Tiger takes third practice round

TURNBERRY, Scotland -- A lack of familiarity with this week's Open Championship venue appears to be of little concern to Tiger Woods, who got his third look at Turnberry's Ailsa course on Tuesday morning in preparation for the year's third major championship.

"You just have to do more homework in your practice rounds," Woods said during a Tuesday news conference. "I've obviously seen it on TV but I haven't played it yet [in a tournament]. It was nice to get out there. I played the last three days, and I've had basically the same wind but three different directions, which was nice.

"And try to get a little bit different feel for how the golf course is playing. You've just got to really make sure you do your homework while you're playing, because I can't rely on past years' experience."

As evidence, Woods appeared for his first practice round on Sunday with a Strokesaver book that any resort guest would use to try to navigate his way around the course.

If his practice rounds have been any indication, Woods will hit only a handful of drivers at most off the tee each day. Woods used that game plan to perfection three years ago at Royal Liverpool -- another Open venue he had never played before tournament week -- hitting just a single driver the entire week on his way to a third Open title.

"You have to be committed to either putting the ball short of the bunkers or carrying them or skirting it past them," Woods said. "You have to make sure you really know what you're doing out there, especially with the cross winds and the way some of these fairways are slanted. It certainly presents its challenges."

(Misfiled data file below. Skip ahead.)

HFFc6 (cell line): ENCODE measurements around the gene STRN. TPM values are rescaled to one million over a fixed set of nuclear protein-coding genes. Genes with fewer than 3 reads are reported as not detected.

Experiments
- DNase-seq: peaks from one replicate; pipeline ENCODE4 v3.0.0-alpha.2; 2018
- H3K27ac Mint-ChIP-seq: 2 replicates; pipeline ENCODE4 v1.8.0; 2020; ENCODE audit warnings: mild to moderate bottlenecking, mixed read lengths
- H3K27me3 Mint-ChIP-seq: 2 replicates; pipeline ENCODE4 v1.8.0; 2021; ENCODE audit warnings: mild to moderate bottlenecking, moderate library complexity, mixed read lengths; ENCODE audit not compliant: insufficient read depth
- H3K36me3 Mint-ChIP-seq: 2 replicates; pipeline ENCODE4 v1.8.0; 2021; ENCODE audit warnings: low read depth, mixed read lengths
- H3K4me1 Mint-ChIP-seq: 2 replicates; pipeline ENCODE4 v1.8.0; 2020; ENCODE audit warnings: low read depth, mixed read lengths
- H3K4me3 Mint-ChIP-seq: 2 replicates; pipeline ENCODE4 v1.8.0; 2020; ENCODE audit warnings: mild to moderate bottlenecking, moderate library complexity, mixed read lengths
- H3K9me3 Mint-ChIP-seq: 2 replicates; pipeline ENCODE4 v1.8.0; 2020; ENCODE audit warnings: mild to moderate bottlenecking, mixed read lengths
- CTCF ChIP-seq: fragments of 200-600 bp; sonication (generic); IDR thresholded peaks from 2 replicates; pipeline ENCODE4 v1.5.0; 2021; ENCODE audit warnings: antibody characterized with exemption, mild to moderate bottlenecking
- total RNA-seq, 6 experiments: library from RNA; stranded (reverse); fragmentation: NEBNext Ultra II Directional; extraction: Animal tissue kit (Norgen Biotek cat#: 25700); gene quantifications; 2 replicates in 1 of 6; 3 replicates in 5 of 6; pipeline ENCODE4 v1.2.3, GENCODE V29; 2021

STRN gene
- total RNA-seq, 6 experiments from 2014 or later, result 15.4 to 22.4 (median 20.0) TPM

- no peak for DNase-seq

Woods can take some comfort in knowing that Turnberry has a history of identifying the best player of the era as its champion.

Tom Watson defeated Jack Nicklaus by a single stroke in the famous "Duel in the Sun" here in 1977. Greg Norman shot 63 during the second round on his way to the 1986 title. And Nick Price, who would also go on to win the PGA Championship a month later, claimed the 1994 Claret Jug.

"If you look at it that way, you look at the guys who were some of the best ball strikers," Woods said. "At this golf course, you can understand why. You really do have to hit your ball well, here. And you have to drive the ball well. You have to hit your irons well. You just can't fake it around this golf course. You have to hit good golf shots.

"And those four guys ... those are some of the best ball strikers of all time, or certainly in their eras."

Woods, who missed last year's Open due to injury, had played in the tournament every year going back to his amateur days in 1995 and has never missed the cut. His three victories were in 2000, 2005 and 2006.

Bob Harig covers golf for ESPN.com.